Linda Lewis Griffith

How to deal with your adult child’s divorce

When an adult child goes through a divorce, parents experience a wide range of emotions.
When an adult child goes through a divorce, parents experience a wide range of emotions. MCT

When parents first learn that their adult child is getting a divorce, they experience an avalanche of emotions.

The first reaction is often shock. If folks have thought that the couple’s relationship was rock solid, they’re blown away by the news that the marriage has soured. They may even worry about how their own lives will be different after this family unit has disintegrated.

Moms and dads may experience profound sadness. They mourn the end of a household they once loved and cherished. They grieve for the future holidays that won’t happen. They miss the son — or daughter-in-law — they’ve welcomed into their hearts and homes.

They may also feel powerless. They’ve become helpless victims in a scenario they didn’t create and certainly didn’t want.

Sometimes parents disliked their child’s spouse and are relieved the marriage has ended. Other times, they’re angry at that person for causing the relationship to fall apart.

Folks may feel the need to assist an adult child who is struggling in the wake of the breakup. Their first reaction may be to move that adult child as well as any grandchildren into their home. Then they’re faced with the ensuing stress and resentment that such major changes can cause in their daily lives.

Finally, parents worry about the grandkids. They’re rightfully concerned about the welfare of the next generation. They want to do all they can to keep connected and provide stability in their young, disrupted lives. Yet they don’t want to interfere or risk creating more problems.

Linda Lewis Griffith is a local marriage and family therapist. For information or to contact her, visit

Tips for handling your child’s divorce:

  • Be a source of support. Listen to your grown children. Express undying love and loyalty, regardless of the events that led to the breakup.
  • Encourage professional help. Parents are not therapists. Their filial devotion glosses over problems and inevitably skews their advice. Seek a trained professional to provide appropriate counsel.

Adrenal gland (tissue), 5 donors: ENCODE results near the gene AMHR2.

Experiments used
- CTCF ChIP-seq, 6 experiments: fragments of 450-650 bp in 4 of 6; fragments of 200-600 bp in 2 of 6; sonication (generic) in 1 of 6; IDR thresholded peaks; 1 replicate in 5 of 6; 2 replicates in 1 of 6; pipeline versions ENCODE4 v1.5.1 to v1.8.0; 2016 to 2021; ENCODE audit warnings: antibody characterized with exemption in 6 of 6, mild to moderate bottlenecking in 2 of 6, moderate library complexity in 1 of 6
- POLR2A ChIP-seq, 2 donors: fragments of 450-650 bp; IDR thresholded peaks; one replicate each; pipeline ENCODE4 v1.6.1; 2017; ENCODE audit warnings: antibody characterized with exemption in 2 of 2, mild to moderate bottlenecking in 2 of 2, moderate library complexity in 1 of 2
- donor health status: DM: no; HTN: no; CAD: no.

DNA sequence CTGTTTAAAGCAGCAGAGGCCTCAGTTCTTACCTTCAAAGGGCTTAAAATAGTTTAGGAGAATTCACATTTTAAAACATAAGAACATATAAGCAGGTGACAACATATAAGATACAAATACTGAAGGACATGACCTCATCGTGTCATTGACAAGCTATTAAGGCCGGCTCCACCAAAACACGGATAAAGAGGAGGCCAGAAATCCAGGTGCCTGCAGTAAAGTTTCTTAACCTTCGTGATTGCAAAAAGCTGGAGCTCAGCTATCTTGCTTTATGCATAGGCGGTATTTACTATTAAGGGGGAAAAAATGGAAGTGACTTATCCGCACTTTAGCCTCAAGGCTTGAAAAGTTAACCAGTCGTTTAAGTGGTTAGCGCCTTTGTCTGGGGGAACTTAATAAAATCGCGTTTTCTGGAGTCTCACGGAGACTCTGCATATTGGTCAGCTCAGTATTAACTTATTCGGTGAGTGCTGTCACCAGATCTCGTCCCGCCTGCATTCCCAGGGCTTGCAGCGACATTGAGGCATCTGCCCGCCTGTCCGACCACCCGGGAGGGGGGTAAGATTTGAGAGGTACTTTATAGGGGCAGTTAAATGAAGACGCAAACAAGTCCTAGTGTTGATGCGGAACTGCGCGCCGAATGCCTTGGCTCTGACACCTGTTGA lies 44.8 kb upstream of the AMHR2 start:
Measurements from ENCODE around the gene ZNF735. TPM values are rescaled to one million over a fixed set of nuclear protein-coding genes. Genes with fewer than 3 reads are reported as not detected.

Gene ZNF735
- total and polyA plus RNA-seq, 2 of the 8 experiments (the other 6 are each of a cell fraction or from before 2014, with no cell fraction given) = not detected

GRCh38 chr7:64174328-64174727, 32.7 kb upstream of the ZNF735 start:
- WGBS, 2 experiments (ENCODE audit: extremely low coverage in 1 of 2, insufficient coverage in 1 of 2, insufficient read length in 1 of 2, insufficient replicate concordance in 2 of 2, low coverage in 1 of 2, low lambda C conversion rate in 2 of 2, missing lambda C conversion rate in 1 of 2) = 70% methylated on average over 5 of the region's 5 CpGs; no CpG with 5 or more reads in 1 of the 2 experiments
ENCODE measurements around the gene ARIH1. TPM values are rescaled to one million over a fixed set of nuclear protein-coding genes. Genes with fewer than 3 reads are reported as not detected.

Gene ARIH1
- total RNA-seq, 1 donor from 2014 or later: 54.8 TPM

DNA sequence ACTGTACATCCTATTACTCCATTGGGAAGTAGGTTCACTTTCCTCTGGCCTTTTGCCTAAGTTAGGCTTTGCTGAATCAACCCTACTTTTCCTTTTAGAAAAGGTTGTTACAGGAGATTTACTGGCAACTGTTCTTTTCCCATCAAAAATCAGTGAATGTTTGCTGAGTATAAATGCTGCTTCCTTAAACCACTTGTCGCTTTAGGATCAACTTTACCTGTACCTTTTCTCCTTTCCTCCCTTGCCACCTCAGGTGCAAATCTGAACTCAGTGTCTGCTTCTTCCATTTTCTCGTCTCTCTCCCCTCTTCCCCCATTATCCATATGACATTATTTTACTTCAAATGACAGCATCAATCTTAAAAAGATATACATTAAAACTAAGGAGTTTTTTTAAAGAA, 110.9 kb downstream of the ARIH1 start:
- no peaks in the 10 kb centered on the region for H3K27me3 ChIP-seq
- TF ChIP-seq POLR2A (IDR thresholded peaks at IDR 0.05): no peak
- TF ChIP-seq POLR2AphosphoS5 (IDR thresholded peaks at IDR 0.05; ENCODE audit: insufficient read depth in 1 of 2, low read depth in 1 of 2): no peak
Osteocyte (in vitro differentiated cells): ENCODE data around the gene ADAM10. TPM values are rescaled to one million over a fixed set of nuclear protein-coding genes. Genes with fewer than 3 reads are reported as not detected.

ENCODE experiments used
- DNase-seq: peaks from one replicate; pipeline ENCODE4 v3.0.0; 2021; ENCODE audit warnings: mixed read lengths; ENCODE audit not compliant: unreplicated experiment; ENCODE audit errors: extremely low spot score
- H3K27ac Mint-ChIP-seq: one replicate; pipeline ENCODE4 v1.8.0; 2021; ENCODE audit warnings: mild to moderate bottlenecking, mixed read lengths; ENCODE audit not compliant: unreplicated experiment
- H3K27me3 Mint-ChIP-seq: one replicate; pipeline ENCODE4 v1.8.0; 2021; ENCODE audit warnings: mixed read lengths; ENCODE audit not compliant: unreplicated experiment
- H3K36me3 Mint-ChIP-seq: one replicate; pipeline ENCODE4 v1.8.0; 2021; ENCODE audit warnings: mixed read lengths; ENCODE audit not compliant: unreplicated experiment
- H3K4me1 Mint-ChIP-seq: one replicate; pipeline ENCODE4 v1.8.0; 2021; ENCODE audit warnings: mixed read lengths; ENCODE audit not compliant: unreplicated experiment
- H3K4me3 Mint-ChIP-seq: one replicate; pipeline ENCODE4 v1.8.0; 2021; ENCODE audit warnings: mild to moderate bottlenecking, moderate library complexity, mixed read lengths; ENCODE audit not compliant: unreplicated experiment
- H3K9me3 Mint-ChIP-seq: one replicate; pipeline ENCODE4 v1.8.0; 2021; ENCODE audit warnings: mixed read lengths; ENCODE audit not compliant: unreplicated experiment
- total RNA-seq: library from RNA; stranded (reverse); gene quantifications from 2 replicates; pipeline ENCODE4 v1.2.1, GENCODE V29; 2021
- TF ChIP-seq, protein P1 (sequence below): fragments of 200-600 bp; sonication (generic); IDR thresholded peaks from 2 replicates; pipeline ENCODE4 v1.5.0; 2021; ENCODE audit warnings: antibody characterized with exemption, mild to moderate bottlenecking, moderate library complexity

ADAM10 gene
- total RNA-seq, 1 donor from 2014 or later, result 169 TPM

• Don’t take sides. Divorce is never one-sided. There are layers of issues at play. Acknowledge the fact that all parties are experiencing upheaval. There’s no need to assign blame.
  • Don’t speak badly about the ex. Stay neutral. Statements such as, “Good riddance. The bum never held a steady job,” may be honest and well-intentioned, but undermine the complexity of the situation and risk backfiring. The warring spouses were once attracted to each other and may rekindle their feelings at a future date.
  • Offer financial assistance carefully. Children going through divorce might need help with housing or court fees. Yet handouts could kindle dependence on the part of the children and excessive emotional involvement by the parents. Be specific about the intent and amount of the gifts and whether repayment is expected.
  • Spend time with the grandchildren. The grandchildren will benefit from your presence and security. Call, visit and FaceTime often. Continue activities you’ve shared and enjoyed. Listen to their feelings about the breakup. Answer questions as best you can.
  • Maintain a relationship with your child’s ex-spouse. The ex-spouse is your passport to the grandchildren. Be cordial and respectful at all times.